Manquer (de) + thing = To miss / lack something

The verb manquer is often very troublesome for English speakers of French because its structure is reversed when it applies to emotions compared to events.

Look at these sentences with the verb manquer in a pragmatic sense:

Jacques a manqué son trainJacques missed his train

J'ai manqué l'écoleI missed school

Note that to say you missed a train or school, it's very straightforward.

ATTENTION:

To express lacking [something], you will use manquer de or d' + [thing].

You do not need to use the partitive articles (du, de l', de la, des) here, just as you wouldn't say I lack the sugar but simply I lack sugar:

Je manque de sucre pour faire ce gâteau.I lack sugar to make that cake.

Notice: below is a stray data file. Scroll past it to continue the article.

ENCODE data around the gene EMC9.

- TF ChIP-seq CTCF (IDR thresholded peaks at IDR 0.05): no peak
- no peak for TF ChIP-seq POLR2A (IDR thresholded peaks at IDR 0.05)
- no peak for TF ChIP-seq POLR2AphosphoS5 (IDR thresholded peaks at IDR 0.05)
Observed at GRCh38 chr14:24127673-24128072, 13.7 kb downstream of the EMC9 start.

Je manque d'argent pour payer mes factures I don't have enough money to pay my bills

Il manque toujours de courage.He always lacks courage.

When manquer de is used with rien (I lack nothing), you need to add the negation ne in front of the verb.
Je ne manque de rien.I lack nothing.
 

ATTENTION:

You cannot use manquer this way to miss a person (or thing) emotionally.
See Manquer (à) = To miss someone/something emotionally

 

 

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Examples and resources

Il manque toujours de courage.He always lacks courage.
Je manque de sucre pour faire ce gâteau.I lack sugar to make that cake.
Je ne manque rien.I don't miss anything.
Je ne manque de rien.I lack nothing.

to lack something


Je manque d'argent pour payer mes factures I don't have enough money to pay my bills

to miss an event


J'ai manqué l'écoleI missed school
Jacques a manqué son trainJacques missed his train
I'll be right with you...